Wireworm feeding damage is easy to spot, says Rich Novy, an Agricultural Research Service plant geneticist seeking to shore up America’s $3.3 billion potato crop. The damage resembles a nail hole that has been punched into the spud, pitting its surface and making it less appealing for use in fresh-pack or processing markets.
Although organophosphate- and carbamate-based insecticides are available for use against wireworms on potato, the continued registration of some of these insecticides is uncertain, say Novy, who is in ARS’s Small Grains and Potato Germplasm Research Unit in Aberdeen, Idaho. Plus, the chemicals don’t always eliminate the slender, brownish-orange pests, which as larvae can survive beneath the soil for as long as 5 years before emerging as adult click beetles.
Over the last several years, Novy, ARS plant pathologist Jonathan Whitworth, and former University of Idaho associate professor Juan Alvarez have looked for a solution to the problem in the form of genetic resistance. In particular, they’ve focused attention on two wild relatives of cultivated potato obtained from Chile and Bolivia: Solanum berthaultii and S. etuberosum. Taking their cue from previous studies showing that the wild potatoes are resistant to Colorado potato beetles and green peach aphids, two disparate pests, the researchers decided to pit the plants against hungry wireworms as well.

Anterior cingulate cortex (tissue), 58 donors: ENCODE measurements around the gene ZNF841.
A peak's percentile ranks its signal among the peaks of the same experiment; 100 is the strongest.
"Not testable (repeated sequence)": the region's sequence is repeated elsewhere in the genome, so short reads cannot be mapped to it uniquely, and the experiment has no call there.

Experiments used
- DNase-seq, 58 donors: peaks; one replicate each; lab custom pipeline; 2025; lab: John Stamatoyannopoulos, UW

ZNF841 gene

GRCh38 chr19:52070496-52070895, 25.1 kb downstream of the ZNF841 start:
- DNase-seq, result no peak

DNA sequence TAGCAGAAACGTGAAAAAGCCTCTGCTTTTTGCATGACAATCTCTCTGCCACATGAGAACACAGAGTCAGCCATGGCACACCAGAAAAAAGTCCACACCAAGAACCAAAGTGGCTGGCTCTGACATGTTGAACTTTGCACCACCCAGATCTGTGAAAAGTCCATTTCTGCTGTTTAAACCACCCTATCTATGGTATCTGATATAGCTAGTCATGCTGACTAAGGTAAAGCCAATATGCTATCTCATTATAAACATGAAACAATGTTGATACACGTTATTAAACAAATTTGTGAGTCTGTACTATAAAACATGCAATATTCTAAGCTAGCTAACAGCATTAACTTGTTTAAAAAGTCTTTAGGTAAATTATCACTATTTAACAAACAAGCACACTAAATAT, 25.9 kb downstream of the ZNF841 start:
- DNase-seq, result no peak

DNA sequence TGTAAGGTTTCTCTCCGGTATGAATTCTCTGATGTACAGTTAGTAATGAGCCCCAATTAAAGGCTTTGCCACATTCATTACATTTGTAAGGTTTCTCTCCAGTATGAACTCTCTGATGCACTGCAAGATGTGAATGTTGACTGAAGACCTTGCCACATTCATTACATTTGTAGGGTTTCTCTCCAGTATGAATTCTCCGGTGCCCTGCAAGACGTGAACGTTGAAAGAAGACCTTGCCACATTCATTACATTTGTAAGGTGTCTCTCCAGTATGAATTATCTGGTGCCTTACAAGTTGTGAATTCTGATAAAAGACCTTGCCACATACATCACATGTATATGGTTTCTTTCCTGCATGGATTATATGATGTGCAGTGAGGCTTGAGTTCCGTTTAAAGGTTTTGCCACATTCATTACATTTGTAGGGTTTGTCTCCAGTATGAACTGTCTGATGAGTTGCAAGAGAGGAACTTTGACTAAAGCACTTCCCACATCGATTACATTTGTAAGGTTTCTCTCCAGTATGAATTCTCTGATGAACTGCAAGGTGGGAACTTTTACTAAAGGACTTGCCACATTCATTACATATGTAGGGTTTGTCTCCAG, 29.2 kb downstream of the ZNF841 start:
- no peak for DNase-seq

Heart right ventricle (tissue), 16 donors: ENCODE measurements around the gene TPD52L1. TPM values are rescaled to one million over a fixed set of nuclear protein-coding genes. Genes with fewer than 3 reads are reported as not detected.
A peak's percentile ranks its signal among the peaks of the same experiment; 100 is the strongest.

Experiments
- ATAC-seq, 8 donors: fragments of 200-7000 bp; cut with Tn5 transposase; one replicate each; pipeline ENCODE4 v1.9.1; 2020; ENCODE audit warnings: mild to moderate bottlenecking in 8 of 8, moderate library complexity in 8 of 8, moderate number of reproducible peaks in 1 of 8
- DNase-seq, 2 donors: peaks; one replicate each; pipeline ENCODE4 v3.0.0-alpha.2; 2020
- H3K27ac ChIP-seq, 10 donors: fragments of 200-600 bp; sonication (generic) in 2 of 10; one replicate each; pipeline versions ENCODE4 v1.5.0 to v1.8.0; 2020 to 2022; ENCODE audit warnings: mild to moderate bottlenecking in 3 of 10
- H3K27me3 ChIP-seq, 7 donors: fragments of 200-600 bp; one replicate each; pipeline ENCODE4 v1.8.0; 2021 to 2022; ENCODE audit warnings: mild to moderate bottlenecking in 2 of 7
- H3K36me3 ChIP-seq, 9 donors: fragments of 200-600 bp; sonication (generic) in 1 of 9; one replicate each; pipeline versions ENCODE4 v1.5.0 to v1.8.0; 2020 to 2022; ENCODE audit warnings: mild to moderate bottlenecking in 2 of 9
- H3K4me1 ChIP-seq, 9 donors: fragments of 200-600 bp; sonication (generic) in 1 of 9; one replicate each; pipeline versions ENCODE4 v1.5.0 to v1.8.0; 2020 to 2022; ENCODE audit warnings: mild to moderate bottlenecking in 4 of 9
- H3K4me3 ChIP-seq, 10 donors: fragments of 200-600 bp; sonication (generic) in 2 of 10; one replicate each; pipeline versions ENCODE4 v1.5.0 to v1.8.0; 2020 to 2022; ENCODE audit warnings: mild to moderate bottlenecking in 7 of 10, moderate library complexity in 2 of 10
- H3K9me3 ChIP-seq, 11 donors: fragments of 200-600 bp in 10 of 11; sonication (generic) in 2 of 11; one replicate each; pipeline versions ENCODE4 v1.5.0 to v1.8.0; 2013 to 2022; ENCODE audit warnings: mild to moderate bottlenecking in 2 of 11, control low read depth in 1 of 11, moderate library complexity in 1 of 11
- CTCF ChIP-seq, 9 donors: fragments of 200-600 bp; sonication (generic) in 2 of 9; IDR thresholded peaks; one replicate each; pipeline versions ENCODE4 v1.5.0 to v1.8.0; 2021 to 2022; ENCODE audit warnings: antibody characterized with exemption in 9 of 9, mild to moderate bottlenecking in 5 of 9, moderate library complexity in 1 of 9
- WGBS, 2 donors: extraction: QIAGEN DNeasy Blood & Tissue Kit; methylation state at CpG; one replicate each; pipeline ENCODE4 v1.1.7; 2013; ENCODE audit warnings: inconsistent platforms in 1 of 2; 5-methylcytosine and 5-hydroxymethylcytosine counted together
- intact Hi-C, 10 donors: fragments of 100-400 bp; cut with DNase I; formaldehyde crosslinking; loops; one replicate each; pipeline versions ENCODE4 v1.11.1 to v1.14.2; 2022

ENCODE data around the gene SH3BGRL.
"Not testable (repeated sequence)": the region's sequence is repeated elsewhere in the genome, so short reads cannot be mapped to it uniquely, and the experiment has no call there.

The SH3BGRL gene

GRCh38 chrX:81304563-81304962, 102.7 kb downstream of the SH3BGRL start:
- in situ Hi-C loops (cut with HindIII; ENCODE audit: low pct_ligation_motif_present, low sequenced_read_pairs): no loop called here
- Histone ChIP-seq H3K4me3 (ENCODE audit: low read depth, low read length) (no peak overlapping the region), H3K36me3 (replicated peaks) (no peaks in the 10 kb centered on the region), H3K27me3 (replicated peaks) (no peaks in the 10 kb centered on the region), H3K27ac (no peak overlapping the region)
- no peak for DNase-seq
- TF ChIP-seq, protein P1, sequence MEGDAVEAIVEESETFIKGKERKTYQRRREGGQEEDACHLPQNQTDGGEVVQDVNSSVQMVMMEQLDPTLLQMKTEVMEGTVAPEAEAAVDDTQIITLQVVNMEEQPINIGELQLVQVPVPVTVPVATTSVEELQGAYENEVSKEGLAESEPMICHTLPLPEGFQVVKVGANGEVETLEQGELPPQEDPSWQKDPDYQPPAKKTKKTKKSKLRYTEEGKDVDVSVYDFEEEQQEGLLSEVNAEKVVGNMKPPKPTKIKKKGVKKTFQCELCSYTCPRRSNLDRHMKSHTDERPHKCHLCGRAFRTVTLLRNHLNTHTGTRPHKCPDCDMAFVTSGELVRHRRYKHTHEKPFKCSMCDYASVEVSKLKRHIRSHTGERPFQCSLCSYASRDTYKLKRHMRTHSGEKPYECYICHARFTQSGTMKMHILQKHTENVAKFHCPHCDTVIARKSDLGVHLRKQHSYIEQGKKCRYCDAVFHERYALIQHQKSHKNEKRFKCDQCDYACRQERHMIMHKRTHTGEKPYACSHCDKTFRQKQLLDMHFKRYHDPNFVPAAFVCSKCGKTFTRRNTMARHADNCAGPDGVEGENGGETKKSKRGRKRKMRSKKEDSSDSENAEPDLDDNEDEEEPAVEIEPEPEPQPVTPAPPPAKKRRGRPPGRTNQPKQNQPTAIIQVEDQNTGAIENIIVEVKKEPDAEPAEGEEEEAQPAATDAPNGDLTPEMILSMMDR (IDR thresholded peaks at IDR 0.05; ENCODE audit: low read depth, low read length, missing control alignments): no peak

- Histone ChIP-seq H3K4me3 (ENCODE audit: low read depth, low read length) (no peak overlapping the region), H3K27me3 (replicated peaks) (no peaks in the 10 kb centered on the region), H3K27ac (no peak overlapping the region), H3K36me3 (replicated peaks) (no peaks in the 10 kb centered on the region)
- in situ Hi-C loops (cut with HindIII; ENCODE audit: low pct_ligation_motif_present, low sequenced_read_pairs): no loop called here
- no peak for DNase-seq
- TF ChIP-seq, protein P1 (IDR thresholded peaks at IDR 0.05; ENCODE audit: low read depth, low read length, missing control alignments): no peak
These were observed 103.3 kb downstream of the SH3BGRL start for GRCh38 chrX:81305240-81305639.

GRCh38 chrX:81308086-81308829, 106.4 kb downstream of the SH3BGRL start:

To do this, the team crossed germplasm derived from the wild potatoes with a cultivated variety and then selected 15 top-performing plants from 3 generations of progeny. The researchers’ next step was to plant the progeny lines, called “breeding clones,” in wireworm-infested field plots in southern Idaho and compare the feeding damage they sustained to that of flanking rows of Russet Burbank potatoes treated with or without an insecticide commonly used for controlling wireworm.
As the researchers had hoped, the resistant clones fared as well as—and sometimes better than—the insecticide-treated Russet Burbank potatoes.
At this time, the mechanism of resistance to wireworm has not been determined, but it may be related to glycoalkaloids. These naturally occurring chemical compounds in potato tubers are known to deter some insect pests. Total concentrations of glycoalkaloids in many of the resistant clones are at levels suitable for human consumption, which may open the door to their use in the development of wireworm-resistant commercial varieties.
The team has submitted a paper on the research to the Journal of Economic Entomology.—By Jan Suszkiw, Agricultural Research Service Information Staff.
This research is part of Plant Genetic Resources, Genomics, and Genetic Improvement (#301) and Plant Diseases (#303), two ARS national programs described at www.nps.ars.usda.gov.
"New Potatoes Withstand Destructive Wireworms" was published in the September 2011 issue of Agricultural Research magazine.